After loading and before and after each discharging operation, the quantity of cargo on board must be established as accurately as possible, to provide a reliable comparison with the Bills of Lading and Receivers figures.
When planning the stowage of the nominated cargoes, the following are to be taken into consideration:
- Ventilation requirements of the cargoes.
- Cargo hold atmosphere and cleanliness requirements.
- Loading and discharge ports rotation.
- Trim, Stress and Stability during the intended voyage.
- Any Draft Restrictions in ports throughout the passage.
- Any additional cargo care which may be required during the voyage.
- Ships Procedure and Arrangements Manual (Approved by Class)
- BCH/IBC Code
- IMSBC Code
- IMDG Code
- International Code for the Safe Carriage of Grain
- Supplement to IMDG Code including MFAG and EMS
- Guide to Port Entry
Our detail pages illustrated many safety aspects of Bulk carrier
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Additional cargo documents required for bulk cargo loading
Self unloader components
Function of loop & bucket belt elevators
Self unloaders various cargo handling gears
Various type boom conveyor belts - How the belt sytem practically works ?
Dealing with self unloaders stalled lift belt
Conveyor belt construction & troubleshoot guide
Conveyor belt installation guide
Conveyor belt repair & maintenence guide
Safe working practice onboard self unloading bulk carriers
Preventing conveyor belt fire onboard self unloading bulk carriers
Cargo work safety precautions
Various bulk cargoes - free flow ability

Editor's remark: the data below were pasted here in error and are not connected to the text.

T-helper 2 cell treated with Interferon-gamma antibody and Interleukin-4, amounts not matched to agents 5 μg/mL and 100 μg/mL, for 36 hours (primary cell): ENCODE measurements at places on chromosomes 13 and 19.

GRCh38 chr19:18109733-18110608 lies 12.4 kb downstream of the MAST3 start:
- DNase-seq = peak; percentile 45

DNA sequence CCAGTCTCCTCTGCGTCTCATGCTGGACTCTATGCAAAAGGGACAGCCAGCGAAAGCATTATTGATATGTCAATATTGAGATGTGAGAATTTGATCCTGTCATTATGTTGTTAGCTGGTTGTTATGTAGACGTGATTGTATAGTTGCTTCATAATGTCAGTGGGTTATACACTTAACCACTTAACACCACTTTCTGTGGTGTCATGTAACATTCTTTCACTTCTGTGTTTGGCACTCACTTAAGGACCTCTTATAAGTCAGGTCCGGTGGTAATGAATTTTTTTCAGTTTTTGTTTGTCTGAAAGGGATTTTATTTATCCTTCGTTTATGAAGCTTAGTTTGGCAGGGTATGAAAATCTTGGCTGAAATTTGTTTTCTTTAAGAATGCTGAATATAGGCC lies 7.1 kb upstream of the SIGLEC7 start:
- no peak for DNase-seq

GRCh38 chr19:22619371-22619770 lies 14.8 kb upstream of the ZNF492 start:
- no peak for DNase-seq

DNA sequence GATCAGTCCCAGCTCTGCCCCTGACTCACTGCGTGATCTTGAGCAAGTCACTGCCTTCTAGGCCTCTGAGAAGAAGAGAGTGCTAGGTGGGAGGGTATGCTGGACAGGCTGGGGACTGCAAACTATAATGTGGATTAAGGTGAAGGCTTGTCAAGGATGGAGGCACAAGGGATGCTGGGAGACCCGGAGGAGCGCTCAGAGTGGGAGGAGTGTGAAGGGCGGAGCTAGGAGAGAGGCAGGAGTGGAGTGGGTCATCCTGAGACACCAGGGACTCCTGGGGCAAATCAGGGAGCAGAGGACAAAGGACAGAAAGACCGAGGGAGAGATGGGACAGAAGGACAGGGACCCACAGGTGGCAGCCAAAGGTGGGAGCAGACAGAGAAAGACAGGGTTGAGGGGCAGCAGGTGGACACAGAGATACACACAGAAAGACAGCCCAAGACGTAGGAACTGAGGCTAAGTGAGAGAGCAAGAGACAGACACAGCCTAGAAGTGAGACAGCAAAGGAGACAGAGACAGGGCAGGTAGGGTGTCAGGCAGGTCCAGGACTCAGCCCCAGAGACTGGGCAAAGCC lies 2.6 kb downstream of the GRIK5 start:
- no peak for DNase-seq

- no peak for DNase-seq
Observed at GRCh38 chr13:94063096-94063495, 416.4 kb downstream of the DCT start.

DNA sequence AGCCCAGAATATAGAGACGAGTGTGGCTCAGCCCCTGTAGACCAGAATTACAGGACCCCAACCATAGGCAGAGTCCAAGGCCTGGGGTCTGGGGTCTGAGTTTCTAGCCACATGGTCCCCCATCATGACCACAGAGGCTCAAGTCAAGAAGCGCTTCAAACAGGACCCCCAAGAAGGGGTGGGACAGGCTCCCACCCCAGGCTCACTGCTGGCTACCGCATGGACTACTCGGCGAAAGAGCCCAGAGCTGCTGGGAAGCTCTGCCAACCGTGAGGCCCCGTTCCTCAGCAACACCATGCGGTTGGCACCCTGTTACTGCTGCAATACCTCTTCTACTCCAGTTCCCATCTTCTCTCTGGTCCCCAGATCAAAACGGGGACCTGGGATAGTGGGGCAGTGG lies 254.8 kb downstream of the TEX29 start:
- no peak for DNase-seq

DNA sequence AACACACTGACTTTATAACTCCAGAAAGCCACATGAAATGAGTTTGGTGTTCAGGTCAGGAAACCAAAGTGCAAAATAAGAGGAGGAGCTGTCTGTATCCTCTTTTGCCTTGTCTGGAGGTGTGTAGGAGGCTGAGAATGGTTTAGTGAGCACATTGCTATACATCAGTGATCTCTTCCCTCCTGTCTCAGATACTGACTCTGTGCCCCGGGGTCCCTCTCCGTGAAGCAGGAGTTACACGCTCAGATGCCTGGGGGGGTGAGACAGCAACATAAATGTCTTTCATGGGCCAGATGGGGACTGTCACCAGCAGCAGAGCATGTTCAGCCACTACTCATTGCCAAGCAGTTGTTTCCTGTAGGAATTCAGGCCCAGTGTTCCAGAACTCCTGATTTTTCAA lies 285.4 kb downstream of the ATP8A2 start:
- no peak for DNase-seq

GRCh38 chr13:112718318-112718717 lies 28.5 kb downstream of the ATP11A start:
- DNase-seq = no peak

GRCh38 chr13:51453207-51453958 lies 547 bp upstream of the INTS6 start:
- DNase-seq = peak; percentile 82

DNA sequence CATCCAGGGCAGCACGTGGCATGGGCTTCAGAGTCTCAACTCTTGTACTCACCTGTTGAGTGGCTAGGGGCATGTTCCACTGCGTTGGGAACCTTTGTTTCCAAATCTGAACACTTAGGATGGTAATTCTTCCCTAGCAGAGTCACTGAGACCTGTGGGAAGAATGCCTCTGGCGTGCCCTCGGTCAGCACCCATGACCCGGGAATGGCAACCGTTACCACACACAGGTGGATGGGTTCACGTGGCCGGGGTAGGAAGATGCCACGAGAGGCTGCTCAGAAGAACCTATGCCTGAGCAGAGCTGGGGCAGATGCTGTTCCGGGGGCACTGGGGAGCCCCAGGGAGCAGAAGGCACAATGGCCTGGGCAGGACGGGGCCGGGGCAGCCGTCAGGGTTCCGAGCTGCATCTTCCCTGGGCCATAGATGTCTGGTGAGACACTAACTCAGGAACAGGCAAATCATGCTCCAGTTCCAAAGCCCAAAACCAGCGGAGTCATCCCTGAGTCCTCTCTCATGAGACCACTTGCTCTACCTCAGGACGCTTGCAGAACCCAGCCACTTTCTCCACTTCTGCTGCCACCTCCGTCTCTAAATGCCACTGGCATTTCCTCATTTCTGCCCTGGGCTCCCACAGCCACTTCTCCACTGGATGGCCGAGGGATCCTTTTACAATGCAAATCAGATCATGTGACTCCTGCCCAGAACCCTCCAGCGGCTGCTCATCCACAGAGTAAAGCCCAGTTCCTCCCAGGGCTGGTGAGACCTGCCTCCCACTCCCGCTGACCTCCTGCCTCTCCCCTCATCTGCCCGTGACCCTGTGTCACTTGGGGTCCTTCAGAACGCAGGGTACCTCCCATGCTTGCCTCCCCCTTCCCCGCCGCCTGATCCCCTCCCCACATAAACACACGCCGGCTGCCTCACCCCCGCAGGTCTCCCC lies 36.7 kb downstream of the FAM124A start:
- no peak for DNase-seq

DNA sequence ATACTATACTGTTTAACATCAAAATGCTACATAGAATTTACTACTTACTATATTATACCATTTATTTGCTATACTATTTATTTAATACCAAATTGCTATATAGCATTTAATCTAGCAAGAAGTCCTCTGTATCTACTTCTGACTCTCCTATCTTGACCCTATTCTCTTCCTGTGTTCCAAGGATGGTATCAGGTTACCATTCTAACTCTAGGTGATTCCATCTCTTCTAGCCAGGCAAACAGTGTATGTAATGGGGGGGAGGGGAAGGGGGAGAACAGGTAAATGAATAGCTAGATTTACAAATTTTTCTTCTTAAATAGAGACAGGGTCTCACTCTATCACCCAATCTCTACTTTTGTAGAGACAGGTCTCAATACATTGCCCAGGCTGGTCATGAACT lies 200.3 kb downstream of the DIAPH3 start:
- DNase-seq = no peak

Various bulk cargoes & dealing with cargo hang ups
Navigation in Ice & safety precautions
Dust suppression procedure & environment protection
Maintaining safe stability onboard self-unloading bulk carriers
Procedure for bulk cargo handling prior to and during loading
Loading operations - voyage orders, draft restrictions, various grades and rates
Loading sequence and other related considerations
Preparations for discharging & related guideline
Self unloaders discharging operation
Safety precautions for boom operation
Directing gate operation, gate problems & crew duties
Cargo holds/ tunnels cleaning, maintenance and check items
Procedure for transporting coal on self- unloading bulk carriers
Operation of sea going bulk carriers involved numerous hazards . Careful planning and exercising due caution for all critical shipboard matters are important . This site is a quick reference to international shipping community with guidance and information on the loading and discharging of modern bulk carriers so as to remain within the limitations as specified by the classification society.
It is vital to reduce the likelihood of over-stressing the ship's structure and also complying with all essential safety measures for a safe passage at sea. Our detail pages contain various bulk carrier related topics that might be useful for people working on board and those who working ashore in the terminal. For any remarks please Contact us